BRUNSWICK (NEWS CENTER Maine) -- Two searches for missing Maine people that gained statewide and national attention in late September and early October also drew volunteers from all over Maine to help find them.
A missing skydiving instructor in Lebanon, Maine and a missing woman in North Yarmouth both involved multi-day searches with a number of statewide agencies -- including volunteer search and rescue teams.
The Maine Association of Search and Rescue (MASAR) has 15 teams all over the state. The teams in the association are not just avid outdoors enthusiasts. They are certified by standards approved by the Maine Warden Service, including navigation, wilderness skills, physical fitness, some first aid -- and even crime scene prevention.
All the members are volunteers who choose to leave work, and family, when Game Wardens call them to mobilize.
"When somebody in our society gets in trouble, people who have the capability should be able to help them," said Jim Bridge, a former K-9 search team leader with MASAR. "Essentially the Wardens have said, 'this is what we want.' We have search teams that are not certified, and they don't get called."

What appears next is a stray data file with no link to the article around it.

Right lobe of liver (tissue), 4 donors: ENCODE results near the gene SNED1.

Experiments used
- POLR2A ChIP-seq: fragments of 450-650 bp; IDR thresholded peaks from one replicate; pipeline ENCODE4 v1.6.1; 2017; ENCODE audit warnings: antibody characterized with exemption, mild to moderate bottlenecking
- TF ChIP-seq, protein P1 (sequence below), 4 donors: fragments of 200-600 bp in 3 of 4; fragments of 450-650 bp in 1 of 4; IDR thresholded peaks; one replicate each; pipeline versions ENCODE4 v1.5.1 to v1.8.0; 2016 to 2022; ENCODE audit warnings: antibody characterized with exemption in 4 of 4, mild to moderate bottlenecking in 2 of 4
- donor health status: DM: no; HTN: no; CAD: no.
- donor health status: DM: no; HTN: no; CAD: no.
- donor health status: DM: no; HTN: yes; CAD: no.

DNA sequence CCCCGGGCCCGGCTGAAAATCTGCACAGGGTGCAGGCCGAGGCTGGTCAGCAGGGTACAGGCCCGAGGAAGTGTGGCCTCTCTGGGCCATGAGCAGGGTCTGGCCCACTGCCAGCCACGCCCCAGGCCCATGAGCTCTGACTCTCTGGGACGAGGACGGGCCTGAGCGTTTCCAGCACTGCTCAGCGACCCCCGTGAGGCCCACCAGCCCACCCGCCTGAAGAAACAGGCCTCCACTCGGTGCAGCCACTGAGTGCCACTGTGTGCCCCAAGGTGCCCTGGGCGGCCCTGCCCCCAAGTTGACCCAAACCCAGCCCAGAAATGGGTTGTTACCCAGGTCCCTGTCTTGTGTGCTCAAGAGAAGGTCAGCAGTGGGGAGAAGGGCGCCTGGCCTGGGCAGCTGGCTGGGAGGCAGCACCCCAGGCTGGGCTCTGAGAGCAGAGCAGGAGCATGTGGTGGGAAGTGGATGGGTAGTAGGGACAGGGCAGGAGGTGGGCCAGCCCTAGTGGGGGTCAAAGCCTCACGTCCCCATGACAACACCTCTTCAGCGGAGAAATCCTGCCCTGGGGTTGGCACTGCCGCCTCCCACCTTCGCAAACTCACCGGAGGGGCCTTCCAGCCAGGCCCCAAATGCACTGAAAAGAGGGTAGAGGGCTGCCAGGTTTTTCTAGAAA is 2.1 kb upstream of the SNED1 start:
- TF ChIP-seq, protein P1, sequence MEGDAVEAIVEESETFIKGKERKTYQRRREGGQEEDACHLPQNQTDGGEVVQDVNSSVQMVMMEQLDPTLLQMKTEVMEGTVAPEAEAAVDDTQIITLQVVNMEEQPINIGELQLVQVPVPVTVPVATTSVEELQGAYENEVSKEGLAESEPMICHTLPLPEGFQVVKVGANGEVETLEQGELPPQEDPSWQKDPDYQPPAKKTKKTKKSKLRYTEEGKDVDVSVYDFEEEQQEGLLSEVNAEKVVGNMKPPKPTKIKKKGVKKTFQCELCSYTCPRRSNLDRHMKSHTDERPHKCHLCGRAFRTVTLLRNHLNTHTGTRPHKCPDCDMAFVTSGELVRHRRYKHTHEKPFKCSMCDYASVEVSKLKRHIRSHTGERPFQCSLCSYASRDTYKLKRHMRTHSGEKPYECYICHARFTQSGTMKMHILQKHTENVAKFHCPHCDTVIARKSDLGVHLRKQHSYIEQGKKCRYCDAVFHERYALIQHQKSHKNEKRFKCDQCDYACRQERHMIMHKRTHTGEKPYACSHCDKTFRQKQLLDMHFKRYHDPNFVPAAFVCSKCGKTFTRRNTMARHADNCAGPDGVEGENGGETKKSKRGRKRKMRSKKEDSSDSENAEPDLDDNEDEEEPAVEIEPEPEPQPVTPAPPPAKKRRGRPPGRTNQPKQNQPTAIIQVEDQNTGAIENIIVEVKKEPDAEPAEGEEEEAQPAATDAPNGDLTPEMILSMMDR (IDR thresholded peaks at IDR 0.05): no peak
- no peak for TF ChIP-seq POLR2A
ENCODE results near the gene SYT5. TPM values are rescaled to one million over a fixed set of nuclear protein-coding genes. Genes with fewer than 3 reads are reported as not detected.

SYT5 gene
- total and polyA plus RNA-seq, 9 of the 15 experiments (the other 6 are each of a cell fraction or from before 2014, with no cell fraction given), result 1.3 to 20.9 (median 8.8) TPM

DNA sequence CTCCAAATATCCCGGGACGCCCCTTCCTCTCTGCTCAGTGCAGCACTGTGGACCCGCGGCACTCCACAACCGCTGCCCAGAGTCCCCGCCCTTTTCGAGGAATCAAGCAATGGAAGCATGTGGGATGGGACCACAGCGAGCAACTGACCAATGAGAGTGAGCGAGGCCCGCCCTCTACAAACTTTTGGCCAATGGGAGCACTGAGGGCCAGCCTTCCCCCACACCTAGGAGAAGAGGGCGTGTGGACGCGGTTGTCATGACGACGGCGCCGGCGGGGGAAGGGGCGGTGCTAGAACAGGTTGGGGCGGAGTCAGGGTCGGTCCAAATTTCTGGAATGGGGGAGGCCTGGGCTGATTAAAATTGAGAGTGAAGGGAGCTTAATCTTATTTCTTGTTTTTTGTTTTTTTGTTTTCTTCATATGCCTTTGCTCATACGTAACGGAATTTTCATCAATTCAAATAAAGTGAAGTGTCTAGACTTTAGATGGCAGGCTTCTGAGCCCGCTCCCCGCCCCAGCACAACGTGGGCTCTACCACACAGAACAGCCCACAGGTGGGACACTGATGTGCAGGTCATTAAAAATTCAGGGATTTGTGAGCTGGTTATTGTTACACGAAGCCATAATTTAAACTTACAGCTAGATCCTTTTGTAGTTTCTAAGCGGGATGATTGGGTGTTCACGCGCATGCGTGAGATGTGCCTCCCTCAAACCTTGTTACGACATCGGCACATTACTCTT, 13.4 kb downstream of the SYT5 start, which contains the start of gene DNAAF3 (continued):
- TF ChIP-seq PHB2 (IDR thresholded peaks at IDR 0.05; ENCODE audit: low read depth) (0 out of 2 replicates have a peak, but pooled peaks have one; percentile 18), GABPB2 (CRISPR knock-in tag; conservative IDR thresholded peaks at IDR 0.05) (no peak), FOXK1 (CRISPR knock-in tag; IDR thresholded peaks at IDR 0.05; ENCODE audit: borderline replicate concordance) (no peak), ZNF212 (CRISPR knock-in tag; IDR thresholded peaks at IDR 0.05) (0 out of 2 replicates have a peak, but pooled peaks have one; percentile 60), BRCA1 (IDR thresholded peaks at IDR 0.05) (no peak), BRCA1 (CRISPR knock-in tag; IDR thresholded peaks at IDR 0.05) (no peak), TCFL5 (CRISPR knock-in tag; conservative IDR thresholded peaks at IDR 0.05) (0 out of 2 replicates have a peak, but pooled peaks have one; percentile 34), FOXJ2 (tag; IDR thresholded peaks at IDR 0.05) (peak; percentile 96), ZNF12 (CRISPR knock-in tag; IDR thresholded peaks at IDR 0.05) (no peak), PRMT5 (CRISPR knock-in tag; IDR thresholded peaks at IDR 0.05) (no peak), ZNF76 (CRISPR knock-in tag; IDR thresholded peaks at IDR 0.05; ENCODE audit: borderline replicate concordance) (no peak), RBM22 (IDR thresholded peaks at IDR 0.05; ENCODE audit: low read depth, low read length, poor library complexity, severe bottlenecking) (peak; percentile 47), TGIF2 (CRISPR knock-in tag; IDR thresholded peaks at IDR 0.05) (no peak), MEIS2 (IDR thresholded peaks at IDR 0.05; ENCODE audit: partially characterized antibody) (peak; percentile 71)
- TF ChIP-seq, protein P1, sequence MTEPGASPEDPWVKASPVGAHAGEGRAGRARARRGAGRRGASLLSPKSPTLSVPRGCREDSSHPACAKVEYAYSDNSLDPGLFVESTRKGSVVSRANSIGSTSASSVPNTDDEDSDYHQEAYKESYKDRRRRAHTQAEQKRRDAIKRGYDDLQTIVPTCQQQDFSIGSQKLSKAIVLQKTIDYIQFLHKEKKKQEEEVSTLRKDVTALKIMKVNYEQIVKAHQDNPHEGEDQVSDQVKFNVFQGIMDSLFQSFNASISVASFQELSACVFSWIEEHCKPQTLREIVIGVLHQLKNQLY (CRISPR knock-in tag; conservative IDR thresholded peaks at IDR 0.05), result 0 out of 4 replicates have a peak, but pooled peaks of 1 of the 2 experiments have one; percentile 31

The teams travel all over the state to help with people who are lost, alive or dead.
A MASAR searcher found a deceased skydiving instructor, Brett Bickford, who went missing after he fell out of his harness in Lebanon in late September.
"We don't want to leave families wondering," said Bridge.
Bridge said searches for someone who is likely already dead carry less urgency than those for people who are alive, lost, and possibly hungry, cold, and in danger.
"The best part is simple -- you find somebody and you walk them out or you carry them out and they're alive and they continue on with their life," said Bridge. "That is a feeling that just can't be described, it's so wonderful."